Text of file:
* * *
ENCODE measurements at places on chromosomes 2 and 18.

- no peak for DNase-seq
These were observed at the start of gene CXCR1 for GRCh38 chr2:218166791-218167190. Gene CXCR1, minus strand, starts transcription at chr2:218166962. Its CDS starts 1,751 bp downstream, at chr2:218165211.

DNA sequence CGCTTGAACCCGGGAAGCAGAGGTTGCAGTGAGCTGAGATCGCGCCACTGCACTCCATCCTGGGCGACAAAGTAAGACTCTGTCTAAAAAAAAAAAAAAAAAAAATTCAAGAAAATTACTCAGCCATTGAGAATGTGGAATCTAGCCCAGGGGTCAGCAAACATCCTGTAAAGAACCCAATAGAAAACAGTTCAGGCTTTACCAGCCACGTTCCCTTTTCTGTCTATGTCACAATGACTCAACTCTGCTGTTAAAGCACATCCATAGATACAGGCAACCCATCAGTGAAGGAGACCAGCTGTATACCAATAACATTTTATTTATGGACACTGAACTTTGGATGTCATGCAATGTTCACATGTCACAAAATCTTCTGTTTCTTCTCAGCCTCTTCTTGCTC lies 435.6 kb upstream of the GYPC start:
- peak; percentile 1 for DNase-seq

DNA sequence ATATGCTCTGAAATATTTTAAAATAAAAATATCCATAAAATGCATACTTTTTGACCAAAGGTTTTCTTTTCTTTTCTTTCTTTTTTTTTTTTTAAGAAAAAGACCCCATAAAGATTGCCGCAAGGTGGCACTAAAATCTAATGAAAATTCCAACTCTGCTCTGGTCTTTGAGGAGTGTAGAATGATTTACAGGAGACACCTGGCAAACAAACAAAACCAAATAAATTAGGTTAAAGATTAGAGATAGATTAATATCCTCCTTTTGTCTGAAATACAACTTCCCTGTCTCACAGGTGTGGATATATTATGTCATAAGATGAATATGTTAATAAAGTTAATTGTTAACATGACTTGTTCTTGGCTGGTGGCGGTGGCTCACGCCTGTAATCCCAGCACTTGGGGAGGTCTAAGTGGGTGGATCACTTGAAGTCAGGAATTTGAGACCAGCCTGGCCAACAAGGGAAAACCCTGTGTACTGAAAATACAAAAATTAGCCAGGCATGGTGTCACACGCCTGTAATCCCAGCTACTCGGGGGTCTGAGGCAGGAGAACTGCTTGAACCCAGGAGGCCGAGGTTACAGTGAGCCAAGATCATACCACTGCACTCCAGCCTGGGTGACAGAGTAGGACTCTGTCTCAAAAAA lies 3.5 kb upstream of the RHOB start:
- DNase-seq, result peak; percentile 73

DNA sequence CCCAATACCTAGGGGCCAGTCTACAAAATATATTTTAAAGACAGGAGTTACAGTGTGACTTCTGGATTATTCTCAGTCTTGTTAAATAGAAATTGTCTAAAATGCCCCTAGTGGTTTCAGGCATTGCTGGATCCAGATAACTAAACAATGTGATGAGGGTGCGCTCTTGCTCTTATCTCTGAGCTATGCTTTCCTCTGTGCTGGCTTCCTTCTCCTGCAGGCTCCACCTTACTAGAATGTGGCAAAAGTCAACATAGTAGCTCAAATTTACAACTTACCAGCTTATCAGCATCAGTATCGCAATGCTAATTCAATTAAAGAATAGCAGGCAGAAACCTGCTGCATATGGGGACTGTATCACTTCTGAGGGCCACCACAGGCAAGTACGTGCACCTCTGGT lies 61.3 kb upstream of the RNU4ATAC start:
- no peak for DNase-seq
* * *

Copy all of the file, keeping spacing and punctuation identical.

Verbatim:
ENCODE measurements at places on chromosomes 2 and 18.

- no peak for DNase-seq
These were observed at the start of gene CXCR1 for GRCh38 chr2:218166791-218167190. Gene CXCR1, minus strand, starts transcription at chr2:218166962. Its CDS starts 1,751 bp downstream, at chr2:218165211.

DNA sequence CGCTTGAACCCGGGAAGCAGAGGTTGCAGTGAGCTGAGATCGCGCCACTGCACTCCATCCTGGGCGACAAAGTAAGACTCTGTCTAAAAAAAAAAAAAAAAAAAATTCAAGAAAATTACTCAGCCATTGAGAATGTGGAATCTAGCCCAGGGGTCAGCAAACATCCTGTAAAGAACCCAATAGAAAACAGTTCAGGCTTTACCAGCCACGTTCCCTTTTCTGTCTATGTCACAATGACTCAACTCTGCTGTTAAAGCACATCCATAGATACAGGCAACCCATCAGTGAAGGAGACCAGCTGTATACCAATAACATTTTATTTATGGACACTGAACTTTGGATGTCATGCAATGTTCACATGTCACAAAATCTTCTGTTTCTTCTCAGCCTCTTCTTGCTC lies 435.6 kb upstream of the GYPC start:
- peak; percentile 1 for DNase-seq

DNA sequence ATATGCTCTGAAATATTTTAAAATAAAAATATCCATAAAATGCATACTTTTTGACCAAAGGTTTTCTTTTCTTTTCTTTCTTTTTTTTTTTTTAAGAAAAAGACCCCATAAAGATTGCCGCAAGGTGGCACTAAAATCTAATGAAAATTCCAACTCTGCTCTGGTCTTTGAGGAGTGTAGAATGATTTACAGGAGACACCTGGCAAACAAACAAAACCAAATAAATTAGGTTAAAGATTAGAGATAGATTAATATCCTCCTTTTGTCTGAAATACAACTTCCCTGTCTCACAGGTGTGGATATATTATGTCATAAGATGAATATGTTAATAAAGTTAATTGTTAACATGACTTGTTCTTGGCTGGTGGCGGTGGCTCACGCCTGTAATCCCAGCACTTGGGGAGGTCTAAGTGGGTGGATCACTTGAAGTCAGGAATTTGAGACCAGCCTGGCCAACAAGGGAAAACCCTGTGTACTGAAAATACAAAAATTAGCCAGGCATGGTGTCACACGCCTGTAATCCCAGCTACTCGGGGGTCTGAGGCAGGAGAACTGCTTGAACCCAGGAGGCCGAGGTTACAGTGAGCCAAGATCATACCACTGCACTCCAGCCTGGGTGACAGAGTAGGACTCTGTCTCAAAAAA lies 3.5 kb upstream of the RHOB start:
- DNase-seq, result peak; percentile 73

DNA sequence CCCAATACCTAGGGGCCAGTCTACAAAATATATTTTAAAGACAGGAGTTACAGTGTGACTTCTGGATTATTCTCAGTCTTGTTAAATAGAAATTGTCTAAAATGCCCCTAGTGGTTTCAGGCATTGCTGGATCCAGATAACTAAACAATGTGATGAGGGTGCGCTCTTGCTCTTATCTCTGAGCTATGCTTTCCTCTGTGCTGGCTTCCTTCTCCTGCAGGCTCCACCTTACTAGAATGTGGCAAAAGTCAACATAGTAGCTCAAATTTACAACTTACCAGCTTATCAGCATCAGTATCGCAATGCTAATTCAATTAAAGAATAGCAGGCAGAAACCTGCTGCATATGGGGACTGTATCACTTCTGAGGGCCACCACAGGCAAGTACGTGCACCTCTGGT lies 61.3 kb upstream of the RNU4ATAC start:
- no peak for DNase-seq